Dear Therapist:

My 15-year-old son has always been a bit shy and nervous. Not the bravest kid, he doesn't really take chances or challenge things. BH, he is a good kid and is doing well in mesivta. His 2 older brothers have struggled a lot with their yiddishkeit. Our son now would like to go to therapy to help him be calmer and more confident.  A lot of his worries have a frumkeit aspect to it. He seems to look up to his older brothers and seems to be becoming more interested in their histories. To the extent that we are concerned that he is looking for a therapist to help him get rid of his nerves and become more confident so he can be less frum. I understand that it isn't being afraid and worried that should be keeping him in line but I am concerned about what would happen if the "lid came off" so to speak. How do frum therapists such as yourselves deal with something like this and what recommendations can you give me?



You appear to have two possibly conflicting concerns related to your son’s anxiety and lack of self-confidence. You want him to be more confident, but you want to be sure that any newfound confidence does not lead him astray. You seem to want to help him increase his sense of confidence, but also want to help him maintain his level of religiosity.

As I wrote a couple of weeks ago, as our children grow older, we increasingly lose our ability to control their lives. This loss of our ability to control our children coincides with our ultimate parenting goal—for them to become autonomous and self-reliant. This means that—hard as it may sometimes be—there are points at which we need to let go of certain levels of control.

The control to which I refer is not only practical and concrete. A significant aspect of control (in general, and in particular with regard to our children) relates to how we feel. When we obsess about our children’s choices, we are in some way attempting to regain the sense of control that we have lost. Often, as our physical ability to control something wanes, we compensate for this by trying to gain mental or emotional control.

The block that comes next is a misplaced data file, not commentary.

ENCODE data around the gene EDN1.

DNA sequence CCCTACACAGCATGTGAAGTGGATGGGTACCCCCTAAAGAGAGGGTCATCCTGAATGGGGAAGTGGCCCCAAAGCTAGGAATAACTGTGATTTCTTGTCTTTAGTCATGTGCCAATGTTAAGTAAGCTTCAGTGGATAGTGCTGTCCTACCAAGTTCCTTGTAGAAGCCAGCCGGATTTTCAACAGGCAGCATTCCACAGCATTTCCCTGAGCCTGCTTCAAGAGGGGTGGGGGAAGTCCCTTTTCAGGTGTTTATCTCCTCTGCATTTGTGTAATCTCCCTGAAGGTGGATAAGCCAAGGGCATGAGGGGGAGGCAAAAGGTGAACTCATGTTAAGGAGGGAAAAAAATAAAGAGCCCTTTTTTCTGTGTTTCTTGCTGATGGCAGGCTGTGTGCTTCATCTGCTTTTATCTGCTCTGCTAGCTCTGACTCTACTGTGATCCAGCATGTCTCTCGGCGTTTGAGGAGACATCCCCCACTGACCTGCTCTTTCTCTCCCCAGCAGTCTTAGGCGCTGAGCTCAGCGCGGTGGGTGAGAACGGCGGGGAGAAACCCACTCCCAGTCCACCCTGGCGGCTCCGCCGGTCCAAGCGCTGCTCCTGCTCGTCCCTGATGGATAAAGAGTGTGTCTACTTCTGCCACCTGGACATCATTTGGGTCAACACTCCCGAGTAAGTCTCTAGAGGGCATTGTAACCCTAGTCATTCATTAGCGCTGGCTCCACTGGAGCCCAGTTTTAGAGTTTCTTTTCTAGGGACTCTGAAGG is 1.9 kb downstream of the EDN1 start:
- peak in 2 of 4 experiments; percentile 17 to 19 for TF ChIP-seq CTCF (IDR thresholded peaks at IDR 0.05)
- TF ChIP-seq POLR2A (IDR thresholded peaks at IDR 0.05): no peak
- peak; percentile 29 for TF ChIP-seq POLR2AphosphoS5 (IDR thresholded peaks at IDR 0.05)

Of course this is a normal response. Logically, however, it doesn’t make much sense. Theoretically, if we recognize the need to let go physically, we should do the same on an intellectual and emotional level as well. This, naturally, is easier said than done. As in most areas, acknowledgement of our emotional needs and the recognition that they are not helping us (despite our unconscious minds’ best efforts to make it seem so) are prerequisites to fully letting go when appropriate.

You alluded to the idea that being frum is not about blindly following rules, but rather about “being” frum. There is no exclusive relationship between confidence and being frum. Any such relationship is not linear or easy to define. There are many conscious and unconscious aspects to being frum, just as there are many such aspects to self-confidence. Additionally, there are many underlying advantages to confidence. As an example, perhaps your son’s lack of confidence is leading him to try and create his individual sense of self outside of what he feels compelled to “be.” If so, building an appropriate sense of self can, in the long run (and perhaps in the short run), help him to maintain his religiosity.

If your son truly does not want to be frum, for how long—and to what degree—can you stop him from pursuing this? If, however, his lack of confidence has him confused, increasing his level of self-esteem can help him to settle his confused thoughts and feelings. Regardless, positive self-esteem—preferably intrinsically-based—can help him immeasurably in many areas of his life. Although we cannot hope to continually control our children, we can support them emotionally so that they are more likely to choose the proper path.


-Yehuda Lieberman, LCSW

  psychotherapist in private practice

  Woodmere, NY

  adjunct professor at Touro College

  Graduate School of Social Work

  author of Self-Esteem: A Primer / 516-218-4200


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